Web Page Updates

Last week I mentioned an update on our web page, which makes a provision for people to put in a request for prayer. We had our first response, which was not a request, but welcome praise. ‘Wow! This can be one of the most useful blogs we have ever seen on this subject. Basically excellent. I am a specialist in topic this I can understand your hard work’. I had the idea but thanks to Marion for working out on how to do this.

Our next step is to set up a ‘Join us in Daily Prayer’. This makes a link to the Church of England, which has a provision to say either Morning, Evening or Night Prayers according to the traditional language of the Book of Common Prayer, and in the contemporary language of the new prayer books. There is no need to look up Bible readings or the appointed psalms it is all laid out. All you do is click on the date and away you go.

Another provision will be a link to an Irish site called Sacred Space, which offers a daily form of contemplation. It offers a series of prayers, readings and opportunities to reflect on one’s life. It is intended to be used in a slow, reflective way.

There will be another link to the Anglican Shrine of our Lady of Walsingham, which introduces the Shrine as well as their latest news, and an excellent bookshop, which I use a lot.

These additions to our web page are not just for our congregation, but an offering, service and teaching to the wider community. Many may feel cautious about coming to church, but our webpage can enter their homes and encourage them to come and seek further.

Marion will certainly have a work cut out setting these up and I appreciated what she is doing.

Market Day A Success Story

Well Done to all who participated in any way.

A Wonderful day was had by all who attended.

Thank you to Councillor Shayne Sutton and Local Parlimentary Representative for Bulimba, Di Farmer for their Support.

A great Result with over $5000 raised on the Day!

Some photos from the day, can be found in the Photo Gallery




‘O worship the Lord in the beauty of holiness: The Language we use.

Last week, I mentioned the attractiveness of holiness, which is made visible in the way we care for and maintain our church, and I mentioned, When someone walks into our church they see far more than candles, wood and statues, they sense that this is a holy place of worship, that this is the ‘House of God; the Gate of Heaven’ Now there is something else we do, which is different from the ordinary world we live in; it is the language of worship. Our form of speech in worship is the Book of Common Prayer and the King James Bible, all from England of the 16th Century.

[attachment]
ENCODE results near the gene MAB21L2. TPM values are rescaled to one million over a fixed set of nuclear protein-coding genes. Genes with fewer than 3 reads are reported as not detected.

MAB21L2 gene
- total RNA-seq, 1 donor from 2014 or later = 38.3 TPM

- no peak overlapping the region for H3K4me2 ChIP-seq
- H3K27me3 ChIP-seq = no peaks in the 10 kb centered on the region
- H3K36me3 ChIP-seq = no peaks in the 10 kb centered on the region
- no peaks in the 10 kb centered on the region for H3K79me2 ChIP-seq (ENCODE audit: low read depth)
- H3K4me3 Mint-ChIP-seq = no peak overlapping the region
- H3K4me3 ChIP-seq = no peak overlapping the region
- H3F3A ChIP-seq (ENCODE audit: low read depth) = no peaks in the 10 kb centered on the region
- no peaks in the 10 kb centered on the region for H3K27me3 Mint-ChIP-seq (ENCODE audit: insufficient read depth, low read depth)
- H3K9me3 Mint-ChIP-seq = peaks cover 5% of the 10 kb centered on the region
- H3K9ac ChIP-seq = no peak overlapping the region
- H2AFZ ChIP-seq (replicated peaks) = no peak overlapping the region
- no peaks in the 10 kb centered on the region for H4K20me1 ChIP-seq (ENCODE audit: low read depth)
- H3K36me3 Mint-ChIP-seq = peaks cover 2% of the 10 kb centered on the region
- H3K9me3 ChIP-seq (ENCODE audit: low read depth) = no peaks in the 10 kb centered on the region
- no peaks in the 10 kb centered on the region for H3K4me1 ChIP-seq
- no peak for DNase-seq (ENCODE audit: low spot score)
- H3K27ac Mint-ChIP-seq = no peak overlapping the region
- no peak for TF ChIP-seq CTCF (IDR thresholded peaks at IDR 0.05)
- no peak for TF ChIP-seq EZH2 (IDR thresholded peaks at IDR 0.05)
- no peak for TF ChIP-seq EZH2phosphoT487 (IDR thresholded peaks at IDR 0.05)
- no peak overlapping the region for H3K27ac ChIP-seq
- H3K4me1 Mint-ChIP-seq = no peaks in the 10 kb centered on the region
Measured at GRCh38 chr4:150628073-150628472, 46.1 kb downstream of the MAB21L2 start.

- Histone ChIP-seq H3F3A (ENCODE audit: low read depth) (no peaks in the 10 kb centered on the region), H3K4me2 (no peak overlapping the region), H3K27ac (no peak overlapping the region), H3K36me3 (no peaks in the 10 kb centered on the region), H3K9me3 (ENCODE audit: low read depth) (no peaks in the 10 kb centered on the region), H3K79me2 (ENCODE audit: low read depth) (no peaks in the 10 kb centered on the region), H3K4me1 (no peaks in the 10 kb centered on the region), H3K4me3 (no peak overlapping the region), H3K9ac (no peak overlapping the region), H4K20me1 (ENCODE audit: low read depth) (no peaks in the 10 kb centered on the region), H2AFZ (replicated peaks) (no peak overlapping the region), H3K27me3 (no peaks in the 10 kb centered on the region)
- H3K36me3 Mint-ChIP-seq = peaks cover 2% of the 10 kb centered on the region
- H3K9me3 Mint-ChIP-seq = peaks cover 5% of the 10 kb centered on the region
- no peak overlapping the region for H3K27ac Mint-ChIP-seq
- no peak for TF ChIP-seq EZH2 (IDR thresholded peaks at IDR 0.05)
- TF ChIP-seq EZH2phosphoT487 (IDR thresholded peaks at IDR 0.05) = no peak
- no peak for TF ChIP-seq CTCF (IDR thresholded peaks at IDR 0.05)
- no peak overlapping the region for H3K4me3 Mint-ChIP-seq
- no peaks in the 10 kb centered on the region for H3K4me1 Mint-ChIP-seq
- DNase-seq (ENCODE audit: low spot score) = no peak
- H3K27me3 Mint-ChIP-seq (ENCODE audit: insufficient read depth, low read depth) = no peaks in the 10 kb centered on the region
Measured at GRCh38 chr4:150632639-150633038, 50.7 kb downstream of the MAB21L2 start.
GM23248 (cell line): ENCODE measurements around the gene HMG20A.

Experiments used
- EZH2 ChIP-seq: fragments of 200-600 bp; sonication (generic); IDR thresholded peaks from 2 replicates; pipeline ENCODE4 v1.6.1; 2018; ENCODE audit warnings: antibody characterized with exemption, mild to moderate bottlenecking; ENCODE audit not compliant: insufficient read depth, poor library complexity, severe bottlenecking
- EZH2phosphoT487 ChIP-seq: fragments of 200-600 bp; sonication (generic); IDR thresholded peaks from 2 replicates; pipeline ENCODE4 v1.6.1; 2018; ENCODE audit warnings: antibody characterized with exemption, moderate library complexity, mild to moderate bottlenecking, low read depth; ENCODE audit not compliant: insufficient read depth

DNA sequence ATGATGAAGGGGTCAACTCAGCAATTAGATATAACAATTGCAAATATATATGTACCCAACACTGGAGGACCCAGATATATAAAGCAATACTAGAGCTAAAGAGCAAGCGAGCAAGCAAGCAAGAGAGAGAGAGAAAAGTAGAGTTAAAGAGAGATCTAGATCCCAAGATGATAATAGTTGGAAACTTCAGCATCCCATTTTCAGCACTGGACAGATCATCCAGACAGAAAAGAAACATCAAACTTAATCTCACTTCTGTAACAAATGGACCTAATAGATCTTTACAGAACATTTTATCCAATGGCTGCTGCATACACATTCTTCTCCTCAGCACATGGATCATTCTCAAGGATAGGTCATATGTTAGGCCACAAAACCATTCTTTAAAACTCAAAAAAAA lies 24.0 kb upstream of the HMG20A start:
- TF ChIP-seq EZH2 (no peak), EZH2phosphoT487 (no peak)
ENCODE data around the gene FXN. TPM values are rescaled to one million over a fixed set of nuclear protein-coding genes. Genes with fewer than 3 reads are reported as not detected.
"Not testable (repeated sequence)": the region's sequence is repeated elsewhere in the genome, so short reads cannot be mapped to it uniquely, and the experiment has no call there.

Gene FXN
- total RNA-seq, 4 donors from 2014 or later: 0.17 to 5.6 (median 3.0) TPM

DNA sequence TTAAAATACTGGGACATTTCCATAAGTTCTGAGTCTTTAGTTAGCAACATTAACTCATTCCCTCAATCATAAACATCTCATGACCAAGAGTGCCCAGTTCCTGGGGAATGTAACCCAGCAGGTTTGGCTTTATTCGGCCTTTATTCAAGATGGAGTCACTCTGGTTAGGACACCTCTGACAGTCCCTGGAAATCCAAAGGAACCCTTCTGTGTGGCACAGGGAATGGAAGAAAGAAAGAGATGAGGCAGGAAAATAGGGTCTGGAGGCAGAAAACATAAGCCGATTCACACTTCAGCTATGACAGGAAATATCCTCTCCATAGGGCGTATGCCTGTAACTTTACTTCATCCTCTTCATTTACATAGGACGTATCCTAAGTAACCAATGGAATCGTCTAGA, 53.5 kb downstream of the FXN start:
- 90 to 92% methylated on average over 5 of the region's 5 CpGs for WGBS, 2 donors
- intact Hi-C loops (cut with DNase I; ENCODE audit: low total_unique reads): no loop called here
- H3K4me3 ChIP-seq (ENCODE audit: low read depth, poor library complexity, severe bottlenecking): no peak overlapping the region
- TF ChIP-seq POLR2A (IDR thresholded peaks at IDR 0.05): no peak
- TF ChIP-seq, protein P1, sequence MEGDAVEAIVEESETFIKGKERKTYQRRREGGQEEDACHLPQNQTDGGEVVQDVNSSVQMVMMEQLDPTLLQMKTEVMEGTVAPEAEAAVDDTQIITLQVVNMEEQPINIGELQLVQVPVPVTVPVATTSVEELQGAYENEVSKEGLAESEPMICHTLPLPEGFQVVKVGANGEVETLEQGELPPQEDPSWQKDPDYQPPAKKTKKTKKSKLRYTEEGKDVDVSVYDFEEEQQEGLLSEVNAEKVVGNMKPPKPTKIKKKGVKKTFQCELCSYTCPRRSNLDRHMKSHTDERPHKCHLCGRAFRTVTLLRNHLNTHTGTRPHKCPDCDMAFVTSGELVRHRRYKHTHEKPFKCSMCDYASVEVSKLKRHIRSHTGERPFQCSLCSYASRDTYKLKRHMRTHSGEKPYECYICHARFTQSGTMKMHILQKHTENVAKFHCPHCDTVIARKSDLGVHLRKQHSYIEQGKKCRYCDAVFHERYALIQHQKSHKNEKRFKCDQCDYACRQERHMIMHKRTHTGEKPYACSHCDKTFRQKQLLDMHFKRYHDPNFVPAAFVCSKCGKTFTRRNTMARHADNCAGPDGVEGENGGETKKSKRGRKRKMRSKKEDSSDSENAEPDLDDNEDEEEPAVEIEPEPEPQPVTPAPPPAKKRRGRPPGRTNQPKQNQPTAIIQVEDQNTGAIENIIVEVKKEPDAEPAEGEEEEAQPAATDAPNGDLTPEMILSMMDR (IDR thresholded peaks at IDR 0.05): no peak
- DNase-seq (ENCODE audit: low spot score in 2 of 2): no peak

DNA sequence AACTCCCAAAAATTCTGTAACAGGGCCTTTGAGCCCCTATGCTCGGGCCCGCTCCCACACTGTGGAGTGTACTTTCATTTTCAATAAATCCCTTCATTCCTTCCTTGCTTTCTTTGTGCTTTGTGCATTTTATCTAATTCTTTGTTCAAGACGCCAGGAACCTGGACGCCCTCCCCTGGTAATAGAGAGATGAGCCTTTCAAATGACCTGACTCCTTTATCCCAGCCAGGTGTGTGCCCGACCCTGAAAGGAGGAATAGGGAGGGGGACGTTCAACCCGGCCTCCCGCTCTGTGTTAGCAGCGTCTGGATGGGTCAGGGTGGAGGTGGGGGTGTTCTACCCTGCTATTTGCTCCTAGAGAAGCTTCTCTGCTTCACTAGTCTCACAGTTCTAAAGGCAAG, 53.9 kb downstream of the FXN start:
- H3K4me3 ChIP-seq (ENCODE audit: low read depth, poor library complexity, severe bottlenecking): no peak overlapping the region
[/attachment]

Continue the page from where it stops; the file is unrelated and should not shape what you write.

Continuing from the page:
Every religion has wondered about the appropriate way of speaking to the Almighty. Hindus and Buddhists use the 2,200-year-old Sanskrit. Jews still use Hebrew (modern Hebrew is a revival by the State of Israel). The Catholic Church still uses Latin but permits local languages. The Orthodox use Byzantine Greek and Slavonic). The difficulty with this is that the form of language for worship is not readily understandable. Of course, in England Latin was used up until the Reformation and it fell to Archbishop Cranmer to devise an English liturgical language. He could do this because of his outstanding skills as a translator and in expressing it into the language of public speaking of the day – so he had sense of how it sounds when said aloud. So, his English was understandable by ordinary people but it was not the same as ordinary conversation. The same was true of the translators of the King James Bible (The Authorised Version) of 1611. They deliberately used a form of English of 1500. Again, it was understandable but different. When these scholars presented their translation, they did not submit documents but read them out aloud; how it sounded was all important. Like Cranmer they were trained as orators. So, a beautiful language of metre, rhythm, poetry and phrasing was created. Though different it was heard, understood, valued and remembered.

The beauty of worship is not just furnishings, but something that is heard. Unfortunately, this abandoned in the 1970s, with the new prayer books and so there are many who have lost contact with this beautiful language. Years ago, I stayed at a Russian Monastery in Essex. Their founder, Father Sophroney, decided to translate the Slavonic liturgy into English. He chose the language of our Book of Common Prayer, why? ‘Because it is a language of worship’. Of course!